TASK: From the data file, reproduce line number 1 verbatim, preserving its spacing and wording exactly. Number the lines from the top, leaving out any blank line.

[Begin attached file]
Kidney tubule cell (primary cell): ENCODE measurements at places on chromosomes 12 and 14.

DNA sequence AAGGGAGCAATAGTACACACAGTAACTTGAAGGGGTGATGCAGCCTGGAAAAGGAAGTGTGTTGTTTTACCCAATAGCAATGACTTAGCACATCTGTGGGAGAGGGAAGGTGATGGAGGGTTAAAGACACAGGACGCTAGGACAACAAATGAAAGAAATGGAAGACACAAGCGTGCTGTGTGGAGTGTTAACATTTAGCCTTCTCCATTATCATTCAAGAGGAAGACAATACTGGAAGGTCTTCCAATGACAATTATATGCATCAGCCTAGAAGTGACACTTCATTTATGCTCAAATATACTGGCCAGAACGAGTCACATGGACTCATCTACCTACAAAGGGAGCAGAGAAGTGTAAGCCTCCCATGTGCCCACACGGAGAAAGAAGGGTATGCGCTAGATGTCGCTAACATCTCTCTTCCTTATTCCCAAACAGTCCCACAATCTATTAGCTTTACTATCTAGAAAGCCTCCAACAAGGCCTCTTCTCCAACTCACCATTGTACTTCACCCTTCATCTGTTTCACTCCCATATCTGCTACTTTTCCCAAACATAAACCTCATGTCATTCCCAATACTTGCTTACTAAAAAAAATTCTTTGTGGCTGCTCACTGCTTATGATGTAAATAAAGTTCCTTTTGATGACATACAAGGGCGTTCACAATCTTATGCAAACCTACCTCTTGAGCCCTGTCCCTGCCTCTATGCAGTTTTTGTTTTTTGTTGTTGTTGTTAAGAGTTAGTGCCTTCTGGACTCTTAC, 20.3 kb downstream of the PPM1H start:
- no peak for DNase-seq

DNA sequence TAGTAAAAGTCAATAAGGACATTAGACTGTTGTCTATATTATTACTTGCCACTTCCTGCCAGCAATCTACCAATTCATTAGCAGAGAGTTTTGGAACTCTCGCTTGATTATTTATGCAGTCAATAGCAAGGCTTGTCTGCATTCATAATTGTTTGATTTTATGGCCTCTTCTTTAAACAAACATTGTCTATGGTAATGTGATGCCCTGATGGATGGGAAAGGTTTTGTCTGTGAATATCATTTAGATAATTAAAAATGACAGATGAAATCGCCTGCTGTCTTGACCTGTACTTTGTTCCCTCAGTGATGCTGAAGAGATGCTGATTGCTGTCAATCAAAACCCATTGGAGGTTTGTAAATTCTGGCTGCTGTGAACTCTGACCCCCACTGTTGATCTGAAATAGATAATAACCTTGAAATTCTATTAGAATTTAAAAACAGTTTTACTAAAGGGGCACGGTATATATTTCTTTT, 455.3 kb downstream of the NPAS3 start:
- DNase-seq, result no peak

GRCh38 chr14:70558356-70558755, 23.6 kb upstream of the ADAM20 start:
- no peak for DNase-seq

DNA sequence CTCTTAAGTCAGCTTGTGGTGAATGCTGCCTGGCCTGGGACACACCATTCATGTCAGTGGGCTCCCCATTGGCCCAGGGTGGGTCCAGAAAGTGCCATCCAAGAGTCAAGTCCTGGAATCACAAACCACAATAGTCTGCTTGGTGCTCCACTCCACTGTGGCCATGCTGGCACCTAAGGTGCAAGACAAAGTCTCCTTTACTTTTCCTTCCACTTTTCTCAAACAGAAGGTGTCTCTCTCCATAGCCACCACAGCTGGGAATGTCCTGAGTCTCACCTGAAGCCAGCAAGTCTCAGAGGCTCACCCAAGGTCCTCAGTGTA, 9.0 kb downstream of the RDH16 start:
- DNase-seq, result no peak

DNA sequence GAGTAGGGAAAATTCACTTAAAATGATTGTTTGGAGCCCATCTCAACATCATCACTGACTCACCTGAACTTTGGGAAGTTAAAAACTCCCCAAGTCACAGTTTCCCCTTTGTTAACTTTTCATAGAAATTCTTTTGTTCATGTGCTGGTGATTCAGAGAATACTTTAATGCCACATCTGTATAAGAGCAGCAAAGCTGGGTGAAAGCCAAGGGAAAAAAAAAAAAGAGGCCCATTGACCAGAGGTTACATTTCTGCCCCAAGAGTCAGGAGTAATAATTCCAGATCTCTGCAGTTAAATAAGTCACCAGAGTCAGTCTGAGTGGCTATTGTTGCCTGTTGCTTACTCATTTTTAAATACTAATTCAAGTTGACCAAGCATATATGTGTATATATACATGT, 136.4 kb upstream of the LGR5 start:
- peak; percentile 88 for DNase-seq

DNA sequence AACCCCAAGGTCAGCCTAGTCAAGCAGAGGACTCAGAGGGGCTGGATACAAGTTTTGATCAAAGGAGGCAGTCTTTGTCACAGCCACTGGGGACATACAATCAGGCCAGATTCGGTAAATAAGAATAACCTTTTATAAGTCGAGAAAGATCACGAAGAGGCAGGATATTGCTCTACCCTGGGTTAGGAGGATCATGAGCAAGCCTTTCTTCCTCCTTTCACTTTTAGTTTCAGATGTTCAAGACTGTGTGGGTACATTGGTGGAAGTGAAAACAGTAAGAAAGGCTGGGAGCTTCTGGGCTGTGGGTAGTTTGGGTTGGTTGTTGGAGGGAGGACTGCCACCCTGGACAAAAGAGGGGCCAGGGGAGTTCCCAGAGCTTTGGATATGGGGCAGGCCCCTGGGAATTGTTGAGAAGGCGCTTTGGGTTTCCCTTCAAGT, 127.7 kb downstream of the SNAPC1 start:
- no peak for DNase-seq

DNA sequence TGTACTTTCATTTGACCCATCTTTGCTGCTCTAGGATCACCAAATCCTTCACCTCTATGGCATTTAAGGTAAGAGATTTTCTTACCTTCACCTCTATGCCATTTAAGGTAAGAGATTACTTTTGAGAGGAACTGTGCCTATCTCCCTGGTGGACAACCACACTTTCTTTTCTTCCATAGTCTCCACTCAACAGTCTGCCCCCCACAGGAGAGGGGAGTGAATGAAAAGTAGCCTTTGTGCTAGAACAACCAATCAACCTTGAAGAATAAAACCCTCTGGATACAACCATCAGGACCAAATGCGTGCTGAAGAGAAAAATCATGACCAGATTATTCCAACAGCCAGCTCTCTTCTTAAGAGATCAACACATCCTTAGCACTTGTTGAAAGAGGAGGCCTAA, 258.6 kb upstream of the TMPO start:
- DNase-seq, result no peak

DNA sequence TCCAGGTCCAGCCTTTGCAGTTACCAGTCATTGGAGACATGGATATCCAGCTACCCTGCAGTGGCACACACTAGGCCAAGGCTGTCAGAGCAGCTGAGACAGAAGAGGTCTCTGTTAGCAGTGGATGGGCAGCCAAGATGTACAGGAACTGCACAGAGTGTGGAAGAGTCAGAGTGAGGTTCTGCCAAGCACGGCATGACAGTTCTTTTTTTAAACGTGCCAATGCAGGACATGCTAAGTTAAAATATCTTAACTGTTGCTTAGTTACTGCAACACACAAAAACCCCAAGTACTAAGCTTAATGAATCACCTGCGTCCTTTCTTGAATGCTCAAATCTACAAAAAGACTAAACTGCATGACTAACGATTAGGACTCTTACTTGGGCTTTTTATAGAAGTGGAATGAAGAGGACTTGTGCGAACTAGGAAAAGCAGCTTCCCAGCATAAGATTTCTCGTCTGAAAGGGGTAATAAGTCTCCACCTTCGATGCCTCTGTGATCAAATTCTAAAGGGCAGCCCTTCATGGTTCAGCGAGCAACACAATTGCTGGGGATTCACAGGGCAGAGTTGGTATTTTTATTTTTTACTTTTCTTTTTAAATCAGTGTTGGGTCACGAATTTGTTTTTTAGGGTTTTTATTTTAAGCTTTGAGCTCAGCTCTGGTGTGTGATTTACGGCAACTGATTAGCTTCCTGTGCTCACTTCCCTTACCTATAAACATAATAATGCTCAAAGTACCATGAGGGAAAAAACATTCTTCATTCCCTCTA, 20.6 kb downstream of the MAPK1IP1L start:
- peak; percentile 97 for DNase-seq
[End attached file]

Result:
Kidney tubule cell (primary cell): ENCODE measurements at places on chromosomes 12 and 14.